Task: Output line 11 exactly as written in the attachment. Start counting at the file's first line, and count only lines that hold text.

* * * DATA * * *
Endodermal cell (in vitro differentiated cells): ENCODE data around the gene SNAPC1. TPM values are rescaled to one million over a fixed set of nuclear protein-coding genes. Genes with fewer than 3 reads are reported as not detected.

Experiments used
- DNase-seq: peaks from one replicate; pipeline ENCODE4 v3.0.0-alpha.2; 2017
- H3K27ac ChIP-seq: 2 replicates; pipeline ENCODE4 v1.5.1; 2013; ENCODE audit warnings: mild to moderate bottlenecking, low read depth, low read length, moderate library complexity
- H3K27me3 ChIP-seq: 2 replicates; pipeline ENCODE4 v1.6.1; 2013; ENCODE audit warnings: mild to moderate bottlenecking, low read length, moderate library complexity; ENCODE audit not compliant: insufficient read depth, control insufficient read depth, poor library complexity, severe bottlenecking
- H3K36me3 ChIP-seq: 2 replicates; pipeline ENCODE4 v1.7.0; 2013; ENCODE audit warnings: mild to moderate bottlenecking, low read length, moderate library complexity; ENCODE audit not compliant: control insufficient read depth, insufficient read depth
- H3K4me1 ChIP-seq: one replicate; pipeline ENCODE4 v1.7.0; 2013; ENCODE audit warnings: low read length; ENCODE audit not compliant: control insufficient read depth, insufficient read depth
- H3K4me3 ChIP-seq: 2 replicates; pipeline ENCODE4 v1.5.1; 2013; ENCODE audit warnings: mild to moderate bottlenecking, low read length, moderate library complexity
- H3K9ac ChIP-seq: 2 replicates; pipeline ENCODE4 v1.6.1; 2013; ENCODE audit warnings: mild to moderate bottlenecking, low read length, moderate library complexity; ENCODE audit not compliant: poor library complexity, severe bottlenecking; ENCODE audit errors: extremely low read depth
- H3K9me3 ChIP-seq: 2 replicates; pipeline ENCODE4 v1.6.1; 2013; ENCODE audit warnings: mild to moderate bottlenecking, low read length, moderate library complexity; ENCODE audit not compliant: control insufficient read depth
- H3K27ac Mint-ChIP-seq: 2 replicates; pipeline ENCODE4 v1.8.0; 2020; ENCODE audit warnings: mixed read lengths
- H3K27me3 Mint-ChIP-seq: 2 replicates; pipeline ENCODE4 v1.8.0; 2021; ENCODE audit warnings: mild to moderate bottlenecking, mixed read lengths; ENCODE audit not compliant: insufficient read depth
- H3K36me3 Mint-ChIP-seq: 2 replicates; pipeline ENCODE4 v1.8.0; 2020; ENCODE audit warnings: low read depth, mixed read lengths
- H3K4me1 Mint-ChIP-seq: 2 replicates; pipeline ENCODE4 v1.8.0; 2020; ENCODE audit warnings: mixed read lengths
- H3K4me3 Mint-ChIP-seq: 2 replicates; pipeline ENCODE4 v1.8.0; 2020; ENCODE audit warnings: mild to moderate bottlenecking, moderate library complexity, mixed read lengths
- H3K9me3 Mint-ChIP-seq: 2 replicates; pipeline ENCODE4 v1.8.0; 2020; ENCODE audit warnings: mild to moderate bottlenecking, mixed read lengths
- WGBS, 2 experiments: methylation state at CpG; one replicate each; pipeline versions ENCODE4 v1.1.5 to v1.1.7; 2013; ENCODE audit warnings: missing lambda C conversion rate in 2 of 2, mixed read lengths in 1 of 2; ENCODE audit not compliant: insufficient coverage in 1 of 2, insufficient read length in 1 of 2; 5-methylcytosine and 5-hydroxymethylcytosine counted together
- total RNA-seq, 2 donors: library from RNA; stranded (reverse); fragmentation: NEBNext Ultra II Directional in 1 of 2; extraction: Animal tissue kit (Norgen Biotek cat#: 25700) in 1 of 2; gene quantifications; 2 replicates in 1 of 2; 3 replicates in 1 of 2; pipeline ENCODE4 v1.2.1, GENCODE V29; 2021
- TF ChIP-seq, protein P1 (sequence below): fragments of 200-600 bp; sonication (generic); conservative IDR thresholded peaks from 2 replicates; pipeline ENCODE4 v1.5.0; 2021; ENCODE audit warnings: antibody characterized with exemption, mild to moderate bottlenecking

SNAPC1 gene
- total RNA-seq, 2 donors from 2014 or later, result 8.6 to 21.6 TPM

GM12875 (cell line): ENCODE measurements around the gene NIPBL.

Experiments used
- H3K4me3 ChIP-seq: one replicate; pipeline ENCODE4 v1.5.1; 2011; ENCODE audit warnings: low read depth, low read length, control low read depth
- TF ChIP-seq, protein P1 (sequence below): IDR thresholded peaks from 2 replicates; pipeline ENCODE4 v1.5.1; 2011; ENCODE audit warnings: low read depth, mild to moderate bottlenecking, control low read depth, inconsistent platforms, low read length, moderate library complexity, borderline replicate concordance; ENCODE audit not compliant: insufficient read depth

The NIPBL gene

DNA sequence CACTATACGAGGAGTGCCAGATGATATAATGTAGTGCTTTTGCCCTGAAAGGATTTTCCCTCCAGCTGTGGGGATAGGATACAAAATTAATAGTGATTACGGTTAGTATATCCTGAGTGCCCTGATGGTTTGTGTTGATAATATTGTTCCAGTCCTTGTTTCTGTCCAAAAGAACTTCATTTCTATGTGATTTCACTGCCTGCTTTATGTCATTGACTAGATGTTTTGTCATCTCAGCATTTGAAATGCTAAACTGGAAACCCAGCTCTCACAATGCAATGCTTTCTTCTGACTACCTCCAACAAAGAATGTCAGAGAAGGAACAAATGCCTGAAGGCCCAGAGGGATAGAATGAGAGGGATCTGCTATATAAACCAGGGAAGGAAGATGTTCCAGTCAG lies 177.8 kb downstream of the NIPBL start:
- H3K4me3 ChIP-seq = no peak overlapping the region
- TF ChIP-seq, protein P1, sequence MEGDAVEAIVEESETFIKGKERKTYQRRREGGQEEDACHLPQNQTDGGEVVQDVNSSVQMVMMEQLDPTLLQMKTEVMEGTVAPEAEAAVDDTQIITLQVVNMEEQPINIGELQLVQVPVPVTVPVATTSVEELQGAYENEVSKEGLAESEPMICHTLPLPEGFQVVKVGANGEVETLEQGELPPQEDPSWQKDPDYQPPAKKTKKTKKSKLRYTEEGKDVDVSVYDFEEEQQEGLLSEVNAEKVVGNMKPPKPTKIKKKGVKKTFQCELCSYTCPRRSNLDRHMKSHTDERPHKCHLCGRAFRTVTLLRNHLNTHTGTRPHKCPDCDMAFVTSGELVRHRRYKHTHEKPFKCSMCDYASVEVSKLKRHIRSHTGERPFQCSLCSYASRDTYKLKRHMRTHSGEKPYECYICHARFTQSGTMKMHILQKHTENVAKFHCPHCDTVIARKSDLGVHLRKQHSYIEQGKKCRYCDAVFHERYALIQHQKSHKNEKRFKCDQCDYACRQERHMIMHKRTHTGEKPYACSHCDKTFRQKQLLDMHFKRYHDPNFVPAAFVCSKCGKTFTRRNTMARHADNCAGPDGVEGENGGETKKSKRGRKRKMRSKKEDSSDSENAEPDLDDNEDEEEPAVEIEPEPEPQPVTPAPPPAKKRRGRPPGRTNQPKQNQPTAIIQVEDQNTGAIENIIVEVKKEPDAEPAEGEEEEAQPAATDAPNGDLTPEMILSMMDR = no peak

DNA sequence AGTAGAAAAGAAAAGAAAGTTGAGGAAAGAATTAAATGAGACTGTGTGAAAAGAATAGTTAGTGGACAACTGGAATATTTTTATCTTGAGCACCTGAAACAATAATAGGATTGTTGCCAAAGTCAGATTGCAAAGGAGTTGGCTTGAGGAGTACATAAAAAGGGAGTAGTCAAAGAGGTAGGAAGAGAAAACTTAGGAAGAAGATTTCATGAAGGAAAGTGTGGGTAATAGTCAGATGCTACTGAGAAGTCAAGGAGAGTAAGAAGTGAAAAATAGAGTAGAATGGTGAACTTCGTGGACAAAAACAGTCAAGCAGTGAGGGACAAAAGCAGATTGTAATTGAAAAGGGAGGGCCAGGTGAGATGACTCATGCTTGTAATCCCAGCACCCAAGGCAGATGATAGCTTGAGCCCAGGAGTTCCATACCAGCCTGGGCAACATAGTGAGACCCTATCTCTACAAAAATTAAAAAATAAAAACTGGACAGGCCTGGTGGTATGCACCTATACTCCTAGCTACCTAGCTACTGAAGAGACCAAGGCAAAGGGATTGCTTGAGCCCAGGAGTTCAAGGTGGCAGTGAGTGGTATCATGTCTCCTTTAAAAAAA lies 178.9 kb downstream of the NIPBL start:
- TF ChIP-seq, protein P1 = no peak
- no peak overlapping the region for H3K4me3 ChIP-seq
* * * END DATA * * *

- H3K27ac Mint-ChIP-seq: 2 replicates; pipeline ENCODE4 v1.8.0; 2020; ENCODE audit warnings: mixed read lengths